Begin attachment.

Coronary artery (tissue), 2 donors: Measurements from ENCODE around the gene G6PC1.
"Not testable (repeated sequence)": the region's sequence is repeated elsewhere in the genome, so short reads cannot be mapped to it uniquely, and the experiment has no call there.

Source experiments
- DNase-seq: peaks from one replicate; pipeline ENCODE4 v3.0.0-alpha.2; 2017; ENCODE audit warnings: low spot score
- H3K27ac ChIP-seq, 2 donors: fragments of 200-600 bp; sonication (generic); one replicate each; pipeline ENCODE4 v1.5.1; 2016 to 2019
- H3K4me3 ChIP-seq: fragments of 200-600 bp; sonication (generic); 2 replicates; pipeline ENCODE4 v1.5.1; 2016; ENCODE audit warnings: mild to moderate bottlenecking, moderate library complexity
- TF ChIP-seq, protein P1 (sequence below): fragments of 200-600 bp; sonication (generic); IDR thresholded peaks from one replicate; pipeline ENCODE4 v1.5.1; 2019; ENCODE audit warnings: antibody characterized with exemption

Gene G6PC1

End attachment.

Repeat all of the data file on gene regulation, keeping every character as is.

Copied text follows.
Coronary artery (tissue), 2 donors: Measurements from ENCODE around the gene G6PC1.
"Not testable (repeated sequence)": the region's sequence is repeated elsewhere in the genome, so short reads cannot be mapped to it uniquely, and the experiment has no call there.

Source experiments
- DNase-seq: peaks from one replicate; pipeline ENCODE4 v3.0.0-alpha.2; 2017; ENCODE audit warnings: low spot score
- H3K27ac ChIP-seq, 2 donors: fragments of 200-600 bp; sonication (generic); one replicate each; pipeline ENCODE4 v1.5.1; 2016 to 2019
- H3K4me3 ChIP-seq: fragments of 200-600 bp; sonication (generic); 2 replicates; pipeline ENCODE4 v1.5.1; 2016; ENCODE audit warnings: mild to moderate bottlenecking, moderate library complexity
- TF ChIP-seq, protein P1 (sequence below): fragments of 200-600 bp; sonication (generic); IDR thresholded peaks from one replicate; pipeline ENCODE4 v1.5.1; 2019; ENCODE audit warnings: antibody characterized with exemption

Gene G6PC1